Federal prosecutors said Tuesday that new charges are expected to be brought against a longtime Democratic operative accused of conspiring to pay bribes to a relative of an Oak Lawn trustee to get lucrative red-light cameras installed there.
Prosecutors alleged Doherty conspired with Omar Maani, a co-owner of SafeSpeed LLC, as well as another sales agent for the company to pay $4,000 in bribes in exchange for the official support of an Oak Lawn trustee to add cameras at additional intersections.
During a brief status hearing Tuesday, Assistant U.S. Attorney Christopher Stetler said prosecutors expect to file “additional charges” against Doherty within the next several months. He did not elaborate on the nature of the new counts.
Doherty’s attorney, Michael Joseph Monaco, told the judge prosecutors have so far turned over more than 6,000 wiretapped phone calls stemming from the investigation and that they are in a “holding pattern” in the case until the new charges are brought.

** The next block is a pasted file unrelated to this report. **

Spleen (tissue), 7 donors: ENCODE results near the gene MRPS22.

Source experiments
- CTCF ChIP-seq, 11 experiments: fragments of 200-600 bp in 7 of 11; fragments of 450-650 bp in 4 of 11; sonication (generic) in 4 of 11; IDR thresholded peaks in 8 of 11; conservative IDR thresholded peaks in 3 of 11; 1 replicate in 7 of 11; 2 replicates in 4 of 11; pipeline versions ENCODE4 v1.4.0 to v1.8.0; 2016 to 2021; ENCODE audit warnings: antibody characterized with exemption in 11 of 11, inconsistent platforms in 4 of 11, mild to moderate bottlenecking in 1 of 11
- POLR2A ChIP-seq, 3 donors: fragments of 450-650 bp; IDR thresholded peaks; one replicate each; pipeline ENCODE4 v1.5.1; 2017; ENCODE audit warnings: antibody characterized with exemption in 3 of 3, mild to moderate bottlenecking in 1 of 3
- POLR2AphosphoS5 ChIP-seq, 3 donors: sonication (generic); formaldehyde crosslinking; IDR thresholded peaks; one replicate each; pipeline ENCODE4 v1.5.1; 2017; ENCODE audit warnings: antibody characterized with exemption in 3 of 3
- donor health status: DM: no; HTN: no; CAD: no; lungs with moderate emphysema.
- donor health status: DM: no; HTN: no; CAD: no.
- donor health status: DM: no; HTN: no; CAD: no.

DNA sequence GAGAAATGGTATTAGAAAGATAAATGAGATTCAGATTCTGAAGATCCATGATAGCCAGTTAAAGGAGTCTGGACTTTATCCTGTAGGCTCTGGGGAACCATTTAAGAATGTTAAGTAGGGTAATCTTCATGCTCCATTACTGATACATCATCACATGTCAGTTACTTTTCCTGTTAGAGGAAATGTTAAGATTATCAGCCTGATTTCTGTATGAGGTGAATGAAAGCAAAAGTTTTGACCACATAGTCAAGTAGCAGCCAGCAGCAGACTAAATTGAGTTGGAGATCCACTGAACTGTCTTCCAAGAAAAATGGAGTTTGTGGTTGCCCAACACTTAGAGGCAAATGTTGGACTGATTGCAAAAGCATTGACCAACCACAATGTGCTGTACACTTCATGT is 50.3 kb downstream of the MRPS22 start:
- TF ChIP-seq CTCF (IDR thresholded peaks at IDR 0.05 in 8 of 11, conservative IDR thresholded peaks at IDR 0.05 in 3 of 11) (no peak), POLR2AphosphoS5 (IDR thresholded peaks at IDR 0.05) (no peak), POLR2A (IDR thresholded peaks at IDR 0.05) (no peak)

U.S. District Judge Ronald Guzman set a status hearing for Jan. 13.
Maani, who wore a wire as part of the sprawling federal investigation, was charged with bribery in August and has entered into a deferred prosecution agreement with the U.S. attorney’s office.
Tobolski, meanwhile, pleaded guilty in September to separate extortion charges alleging he shook down a McCook restaurant owner for cash in exchange for a license to sell liquor at private events. Tobolski is also cooperating with investigators.
SafeSpeed and company CEO Nikki Zollar have denied any wrongdoing.
The charges against Maani and Doherty center on a scheme to renew SafeSpeed’s camera contract in Oak Lawn, where the company had been since 2014, and increase the number of intersections the deal covered.
In a recorded phone call in May 2017, Doherty told the other SafeSpeed agent he’d pay the trustee’s close relative the money “if it’s going to get us the job,” according to the indictment filed against Doherty.
“I’ll just pay it,” Doherty allegedly said on the call. “Just make sure we get the, make sure we get the (expletive) thing, the contract.”
The payments were going to be doled out to the relative in $500 installments over a period of eight weeks, according to the charges. To hide the purpose of the bribes, the money would come from a company where Doherty was a manager.
On June 13, 2017, the FBI recorded Doherty on a cellphone call telling the trustee’s relative, “It’s not like I need ya,” but that he’d pay the money anyway, according to the charges.
Two days later, Doherty cut the relative a $500 check for the first installment, the indictment alleged.